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One year on, the Chancellor needs to show his resolve and plan for future recovery

When Rishi Sunak was appointed as Chancellor of the Exchequer on 13 February 2020, he could not have imagined the 12 months ahead of him.  As Britain’s second youngest Chancellor, Rishi Sunak has faced economic challenges in a year that the majority of his predecessors would not have faced during their entire term.

Sunak started-off strongly, reacting quickly to the major economic shock of the March lockdown and the introduction of his flagship support package – the furlough scheme.  However, what followed was a piecemeal set of measures intended to wean the country away from Government support as soon as possible. The Chancellor struggled with keeping the country on economic life support against his own desire of fiscal responsibility.  In hindsight, the ‘Eat Out to Help Out’ scheme and SDLT cut were positive failures, when in reality, a clearer line of sight was required around long-term business support.  One year on, we have still not heard from the Chancellor on his plan to take the country through economic recovery, and the constant murmurs of imminent tax changes leave businesses concerned and confused.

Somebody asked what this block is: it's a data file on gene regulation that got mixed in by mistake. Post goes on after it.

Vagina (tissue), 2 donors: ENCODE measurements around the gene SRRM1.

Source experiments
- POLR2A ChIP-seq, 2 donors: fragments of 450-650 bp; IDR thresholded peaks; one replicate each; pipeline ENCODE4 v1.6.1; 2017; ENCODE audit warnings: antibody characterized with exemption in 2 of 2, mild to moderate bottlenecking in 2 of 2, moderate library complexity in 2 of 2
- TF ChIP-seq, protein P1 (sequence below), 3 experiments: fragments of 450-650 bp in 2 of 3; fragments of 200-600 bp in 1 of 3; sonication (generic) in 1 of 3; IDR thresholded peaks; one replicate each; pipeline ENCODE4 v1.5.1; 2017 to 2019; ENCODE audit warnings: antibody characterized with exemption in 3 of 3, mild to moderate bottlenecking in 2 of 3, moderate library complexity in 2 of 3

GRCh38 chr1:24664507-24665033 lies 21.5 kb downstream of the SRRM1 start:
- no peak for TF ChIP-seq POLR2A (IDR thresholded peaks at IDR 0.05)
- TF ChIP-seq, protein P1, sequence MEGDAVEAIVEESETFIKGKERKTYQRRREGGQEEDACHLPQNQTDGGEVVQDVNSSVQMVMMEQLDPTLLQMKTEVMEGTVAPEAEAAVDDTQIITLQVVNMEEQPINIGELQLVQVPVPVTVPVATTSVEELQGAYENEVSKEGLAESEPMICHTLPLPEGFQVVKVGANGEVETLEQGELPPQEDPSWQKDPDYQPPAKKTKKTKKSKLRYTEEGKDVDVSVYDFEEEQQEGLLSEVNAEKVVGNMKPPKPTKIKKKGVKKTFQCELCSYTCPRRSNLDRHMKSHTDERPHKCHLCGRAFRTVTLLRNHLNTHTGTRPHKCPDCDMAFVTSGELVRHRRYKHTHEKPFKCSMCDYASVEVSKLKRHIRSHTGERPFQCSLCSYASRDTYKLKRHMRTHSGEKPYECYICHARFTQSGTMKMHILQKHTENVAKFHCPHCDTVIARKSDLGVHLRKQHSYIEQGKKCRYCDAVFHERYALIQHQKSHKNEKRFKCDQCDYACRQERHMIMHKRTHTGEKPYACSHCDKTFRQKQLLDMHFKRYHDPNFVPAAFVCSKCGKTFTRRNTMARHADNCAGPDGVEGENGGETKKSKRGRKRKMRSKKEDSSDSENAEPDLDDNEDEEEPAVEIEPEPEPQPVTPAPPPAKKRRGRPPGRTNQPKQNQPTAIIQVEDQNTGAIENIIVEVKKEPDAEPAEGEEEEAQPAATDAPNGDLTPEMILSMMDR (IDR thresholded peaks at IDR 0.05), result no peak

The Chancellor has shown his stubbornness on more than one occasion by declaring an end to the furlough scheme, only having to return to it several times over – we should not be surprised if there was yet another extension beyond April.

The last few months of 2020 and the early announcements in January 2021 suggested the Chancellor’s star had faded from the heights of March.  The Chancellor appears a jaded figure and no longer in the Government limelight – contrast that to the Spring and Summer months when the Chancellor would be making almost weekly appearances and outshining the Prime Minister.

Sunak’s lack foresight is concerning, with some now starting to question whether he is up to leading the country through the economic recovery, citing his inexperience as a weakness.  The Chancellor did a fantastic job to introduce the furlough scheme and the immediate package of support, but what followed has been underwhelming.

What about the next 12 months?  The Chancellor needs to act quickly again and he should confirm an extension to the furlough scheme and other business support measures to the end of 2021, with an overlapping package of new measures to aid the economic recovery.  The Chancellor can’t afford to be stubborn and needs a clear plan to lead the economy to recovery ‘whatever it takes’.

Without question, the former Chief Secretary to the Treasury has faced the most gruelling 12 months and there are not many in the current Government that would have been up to the challenge; in the later months, Sunak has certainly lost his spark or maybe his attentions are now focussed on his next job.

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